Data Modeling Exercise: Email Address Consolidation

As this is my initial post, I’d think that it is neccessary to preface my first post with the ever prevalent  ‘ HELLO WORLD’

With that out of the way, an interesting assignment came my way recently that I think is worth sharing.

Problem:  An organization requested a solution that would provide, for end-users (Marketing primarily), the ability to quickly answer the following questions:

What are my unique email addresses by system?
Of these email addresses which have been verified?
Which have been attached to the ‘Do Not Email’ list?
By system, who has accepted the terms of service?
Is email deliverable to the provided address?
How many users are associated with a particular domain (gmail, yahoo, etc.)?
What soliciting options, by system, did the user sign up for?
By system, is the email addresses still active?
What is the preferred email address of the account?
What email addresses have opted out of all corporate communications?


The source data is stored in relational databases (Oracle, SQL)  across multiple online and internal registration systems.

Methodology: To create a one off set of reports, queries, stored procedures, and/or ETL packages to answer each of the questions would surely be a time consuming process.  Our primary role as data architects is to answer the following questions when presented with technical challenges- what methodologies can be leveraged to bring the greatest bang for the buck to the organization, how can we provide the greatest usability to our end-users, and what needs to be done in order to provide sustainability and maintainability to our fellow developer and operations crew.

Our measure should align to these goals of cost-effectiveness, flexibility, maintainability, and speed at which we can deliver a solution.

Beyond the initial phase of gathering business needs/requirements, we begin to look into what data architecture and model best serves the organization and our systems. In the business scenario provided above, we may ask ourselves the following questions when approaching the initial design:

  • Should we be thinking about the data in terms of trending and analysis and create a dimensional model?
  • Should we provide a flattened version the data allowing the end user to pivot the data as needed?
  • Should we normalize the data so that it reflects our business rules and provides an outlet for both future dimesional modeling and flattening of the data?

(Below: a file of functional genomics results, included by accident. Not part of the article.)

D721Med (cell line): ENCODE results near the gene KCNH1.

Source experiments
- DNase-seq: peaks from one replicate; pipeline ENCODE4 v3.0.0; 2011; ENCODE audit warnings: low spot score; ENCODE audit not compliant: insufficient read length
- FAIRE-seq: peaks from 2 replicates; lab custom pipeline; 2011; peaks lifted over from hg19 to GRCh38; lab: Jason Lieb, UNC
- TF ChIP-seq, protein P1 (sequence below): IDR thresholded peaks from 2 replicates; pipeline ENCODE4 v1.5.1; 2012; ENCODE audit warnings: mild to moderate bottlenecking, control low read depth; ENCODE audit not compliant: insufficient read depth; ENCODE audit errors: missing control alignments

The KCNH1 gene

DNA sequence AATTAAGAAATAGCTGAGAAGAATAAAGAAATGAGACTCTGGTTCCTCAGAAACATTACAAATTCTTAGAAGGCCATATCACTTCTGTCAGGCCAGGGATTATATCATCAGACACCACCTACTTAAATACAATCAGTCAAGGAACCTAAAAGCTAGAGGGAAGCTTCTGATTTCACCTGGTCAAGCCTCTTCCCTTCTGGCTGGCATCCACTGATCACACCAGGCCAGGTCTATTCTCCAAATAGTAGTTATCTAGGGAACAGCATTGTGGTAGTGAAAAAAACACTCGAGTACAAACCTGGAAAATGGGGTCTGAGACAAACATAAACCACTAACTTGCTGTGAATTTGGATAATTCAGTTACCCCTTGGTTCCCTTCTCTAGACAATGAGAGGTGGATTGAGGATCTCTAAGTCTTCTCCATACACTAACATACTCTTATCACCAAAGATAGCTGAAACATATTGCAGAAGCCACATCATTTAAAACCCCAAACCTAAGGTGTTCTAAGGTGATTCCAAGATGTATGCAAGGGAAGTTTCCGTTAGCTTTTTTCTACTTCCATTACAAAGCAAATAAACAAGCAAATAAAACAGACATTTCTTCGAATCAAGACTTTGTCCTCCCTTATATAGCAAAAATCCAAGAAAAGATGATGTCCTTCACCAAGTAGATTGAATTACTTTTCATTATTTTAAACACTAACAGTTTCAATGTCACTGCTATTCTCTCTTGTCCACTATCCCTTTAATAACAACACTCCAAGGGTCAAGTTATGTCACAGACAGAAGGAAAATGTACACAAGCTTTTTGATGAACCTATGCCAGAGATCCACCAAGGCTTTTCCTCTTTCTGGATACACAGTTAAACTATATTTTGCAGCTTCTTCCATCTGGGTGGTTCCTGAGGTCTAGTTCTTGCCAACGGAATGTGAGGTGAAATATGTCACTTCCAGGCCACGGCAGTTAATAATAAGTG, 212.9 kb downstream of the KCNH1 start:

To rule out the first notion- the questions posed by the marketing group do not relate to trending (gain insight on sales, subscriptions, revenue, etc.)  at the email level.  Therefore, a dimensional approach does not fit the current issue. Note, email address data could exist simply as attribute(s) of a customer or an account dimension, if needed in the future.

Although option 2 could serve as the master list and provided to the marketing group on a scheduled basis, it is not reusable by other systems and users that may benefit from a more flexible design.

Option 3 is the preferred choice as it serves as a normalized point of consolidation for all source systems. Having a centralized repository for email data will continue to serve the needs of the business and downstream processes.

Below is an example data model that could be used in this scenario.  It allows us to answer any of the proposed business problems and also provides a normalized and consolidated landing zone for our data.  If later down the road we want to use this data model as a source from something like a Customer Dimension, the hard work of attaining and cleansing and conforming the email data will already be complete.

After the data model has been finalized, work can then begin on the ETL design, which could implement a SQL MERGE/Change Data Capture approach (more on that to come)  and views to hide the complexity of the underlying database from the end-user.

Please refer to the Basic Data Dictionary for further explanation of the fields.

Feel free to drop a question or comment!
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